The new Nexus 7 has a 5-megapixel camera and an extra speaker at the top of the tablet.
On the back of this new Nexus 7 you'll find dual speakers with virtual surround-sound (one at the top of the device, and one at the bottom), as well as a 5-megapixel camera. The speakers on the new Nexus 7 sounded crisp and clear in my limited tests, but I was underwhelmed with the camera's image quality. It seems like it'll work great in a pinch in areas where you have good lighting, but my quick test shots taken indoors came out grainy and had a bluish cast to them. This new Nexus 7 has a sharper display (1920 by 1200) than the original (1280 by 800), making it great for reading ebooks or watching HD movies.
The new Nexus 7 (right) has a higher resolution display than the old Nexus 7 (left).
Google ditched the NVIDIA Tegra 3 that was in last year's model and opted to instead go with Qualcomm's quad-core Snapdragon S4 Pro processor to power its new tablet. Games didn't seem to take as long to load on the new Nexus 7 as they did on the old one, and the tablet felt very responsive as I played a few minutes of Riptide GP2.

The second-generation Nexus 7 will be the first device to ship running Android 4.3 Jelly Bean. It doesn't feel much different from Android 4.2.2 Jelly Bean, but you now you have the option to create restricted accounts that have limited access to apps and content—perfect if you have a kid who likes to steal your tablet to play Kingdom Rush and you don't want them messing with your other apps. I did encounter a few bugs while poking around the OS: The email app randomly crashed even though I never opened it, and the tablet lagged a bit when I tried creating a second user account.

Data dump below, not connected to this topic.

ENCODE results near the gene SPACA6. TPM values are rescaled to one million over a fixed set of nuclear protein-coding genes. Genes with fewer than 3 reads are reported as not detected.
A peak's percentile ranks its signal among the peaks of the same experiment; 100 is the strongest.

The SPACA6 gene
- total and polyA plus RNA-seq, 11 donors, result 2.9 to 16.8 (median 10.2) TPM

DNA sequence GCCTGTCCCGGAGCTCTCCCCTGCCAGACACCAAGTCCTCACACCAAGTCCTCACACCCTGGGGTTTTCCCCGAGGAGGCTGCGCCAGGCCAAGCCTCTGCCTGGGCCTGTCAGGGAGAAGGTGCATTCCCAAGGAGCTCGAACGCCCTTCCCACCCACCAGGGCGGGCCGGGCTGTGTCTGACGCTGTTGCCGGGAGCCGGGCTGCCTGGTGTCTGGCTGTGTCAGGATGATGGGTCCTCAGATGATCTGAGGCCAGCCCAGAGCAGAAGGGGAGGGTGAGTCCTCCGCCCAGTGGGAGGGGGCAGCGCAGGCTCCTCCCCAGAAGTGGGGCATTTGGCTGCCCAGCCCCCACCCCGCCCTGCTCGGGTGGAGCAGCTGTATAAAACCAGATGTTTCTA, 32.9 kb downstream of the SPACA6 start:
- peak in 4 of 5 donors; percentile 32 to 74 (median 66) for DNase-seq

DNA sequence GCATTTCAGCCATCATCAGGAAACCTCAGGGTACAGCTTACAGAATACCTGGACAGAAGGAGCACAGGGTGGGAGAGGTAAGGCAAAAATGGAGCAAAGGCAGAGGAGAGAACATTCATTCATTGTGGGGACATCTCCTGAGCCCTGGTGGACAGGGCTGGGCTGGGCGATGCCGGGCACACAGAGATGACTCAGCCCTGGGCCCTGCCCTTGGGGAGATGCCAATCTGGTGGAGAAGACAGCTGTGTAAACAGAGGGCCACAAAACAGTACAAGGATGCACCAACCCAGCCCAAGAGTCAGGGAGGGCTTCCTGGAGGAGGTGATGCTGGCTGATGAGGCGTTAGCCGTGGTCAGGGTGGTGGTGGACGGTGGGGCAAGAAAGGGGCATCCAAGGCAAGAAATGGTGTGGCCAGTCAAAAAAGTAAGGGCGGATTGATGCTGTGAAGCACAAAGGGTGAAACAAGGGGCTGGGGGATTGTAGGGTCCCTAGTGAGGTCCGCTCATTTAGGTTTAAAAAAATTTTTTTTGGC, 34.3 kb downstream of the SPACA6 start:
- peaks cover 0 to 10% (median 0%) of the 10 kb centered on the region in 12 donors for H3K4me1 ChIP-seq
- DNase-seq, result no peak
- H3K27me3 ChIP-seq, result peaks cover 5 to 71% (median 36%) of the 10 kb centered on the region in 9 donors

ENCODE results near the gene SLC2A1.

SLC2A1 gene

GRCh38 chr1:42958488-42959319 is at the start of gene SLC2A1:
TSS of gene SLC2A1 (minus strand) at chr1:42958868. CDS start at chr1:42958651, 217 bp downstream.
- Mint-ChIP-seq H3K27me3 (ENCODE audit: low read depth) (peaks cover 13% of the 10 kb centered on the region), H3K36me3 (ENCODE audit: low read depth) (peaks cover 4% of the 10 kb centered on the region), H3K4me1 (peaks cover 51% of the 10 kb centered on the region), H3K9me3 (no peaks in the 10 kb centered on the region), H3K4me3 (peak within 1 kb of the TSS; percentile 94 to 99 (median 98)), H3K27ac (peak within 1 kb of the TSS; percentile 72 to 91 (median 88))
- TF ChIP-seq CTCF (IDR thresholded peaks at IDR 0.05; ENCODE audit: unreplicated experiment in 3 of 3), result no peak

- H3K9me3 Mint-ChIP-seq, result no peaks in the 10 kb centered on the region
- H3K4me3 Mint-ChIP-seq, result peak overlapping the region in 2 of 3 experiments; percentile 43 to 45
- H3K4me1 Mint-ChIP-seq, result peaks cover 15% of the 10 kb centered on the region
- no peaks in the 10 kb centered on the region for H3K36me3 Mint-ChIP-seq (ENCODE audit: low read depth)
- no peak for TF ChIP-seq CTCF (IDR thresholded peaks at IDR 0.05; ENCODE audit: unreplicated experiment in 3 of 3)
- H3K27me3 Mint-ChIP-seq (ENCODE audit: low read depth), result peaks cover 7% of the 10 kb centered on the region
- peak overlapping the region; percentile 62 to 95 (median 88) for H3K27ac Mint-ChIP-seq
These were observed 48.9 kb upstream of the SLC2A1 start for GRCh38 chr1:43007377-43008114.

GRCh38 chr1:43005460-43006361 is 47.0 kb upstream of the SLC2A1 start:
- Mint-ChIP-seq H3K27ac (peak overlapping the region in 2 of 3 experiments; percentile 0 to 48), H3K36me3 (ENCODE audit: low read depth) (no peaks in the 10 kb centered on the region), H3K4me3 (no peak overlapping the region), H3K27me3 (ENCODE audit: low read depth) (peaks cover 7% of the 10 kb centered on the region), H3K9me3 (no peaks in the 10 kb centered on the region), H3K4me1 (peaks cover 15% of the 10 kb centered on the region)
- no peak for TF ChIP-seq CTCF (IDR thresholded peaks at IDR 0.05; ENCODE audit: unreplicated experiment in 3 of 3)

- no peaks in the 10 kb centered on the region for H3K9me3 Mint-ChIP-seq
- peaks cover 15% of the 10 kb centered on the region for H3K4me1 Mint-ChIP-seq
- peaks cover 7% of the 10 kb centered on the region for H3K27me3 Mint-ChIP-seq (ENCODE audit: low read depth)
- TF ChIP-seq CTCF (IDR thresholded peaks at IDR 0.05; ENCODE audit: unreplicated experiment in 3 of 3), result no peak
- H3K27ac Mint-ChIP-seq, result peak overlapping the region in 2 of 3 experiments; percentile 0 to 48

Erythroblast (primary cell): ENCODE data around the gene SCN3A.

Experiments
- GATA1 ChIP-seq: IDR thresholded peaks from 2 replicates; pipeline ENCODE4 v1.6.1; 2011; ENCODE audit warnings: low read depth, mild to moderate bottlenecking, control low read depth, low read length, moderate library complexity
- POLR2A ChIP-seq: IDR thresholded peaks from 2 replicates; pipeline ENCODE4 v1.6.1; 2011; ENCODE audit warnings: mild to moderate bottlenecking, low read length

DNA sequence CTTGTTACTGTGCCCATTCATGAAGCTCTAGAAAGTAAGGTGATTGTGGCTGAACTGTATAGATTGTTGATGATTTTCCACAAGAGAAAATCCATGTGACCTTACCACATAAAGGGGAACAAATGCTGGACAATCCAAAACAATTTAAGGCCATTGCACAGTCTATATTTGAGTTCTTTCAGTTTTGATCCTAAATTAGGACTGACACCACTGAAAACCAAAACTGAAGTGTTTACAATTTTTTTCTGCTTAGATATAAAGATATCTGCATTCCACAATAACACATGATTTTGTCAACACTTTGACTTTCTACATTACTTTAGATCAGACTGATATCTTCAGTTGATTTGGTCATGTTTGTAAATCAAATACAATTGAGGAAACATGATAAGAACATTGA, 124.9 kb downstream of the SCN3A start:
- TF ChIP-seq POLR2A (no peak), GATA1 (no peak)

Overall, it looks like Google has got itself a winner. The new hardware might not be enough to make owners of the previous Nexus 7 want to update, but the low price will definitely sway a number of first-time tablet buyers into picking one up. Google still needs to beef up its efforts when it comes to getting more tablet-optimized apps onto the Play Store, but for now, I'm just happy that the company hasn't abandoned the idea of running Android on something other than smartphones.
Hey, remember just the other day when Google told us that its new Nexus 7 tablet would go on sale July 30? Good times, good times. Well, Google apparently uses a different calendar from the rest of us because over at the Googleplex, “July 30” means “right now.”

A Friday tweet from the Google Play Twitter account announced the date switch. “Surprise!” the company tweeted, along with a link to Google Play’s order page.

This looks to be an instance where Google’s hand was forced by its retail partners. Earlier Friday, Best Buy, GameStop, Amazon, and Walmart all started selling the Nexus 7.

The Nexus 7 still ships by July 30 when you order through Google Play. Shipping is free, if you go with the default three-to-five day ground option, but you can pay an extra $14 to get the tablet in your hands sooner. Only Wi-Fi-enabled models appear to be available from Google Play at this time.

As you can review in our hands-on with the Nexus 7, the latest version of Google’s tablet costs $30 more than its predecessor. But it’s also thinner and lighter, runs on a Qualcomm 1.5GHz quad-core Snapdragon S4 Pro processor, and boosts the camera. It also happens to be the first device to run Android 4.3.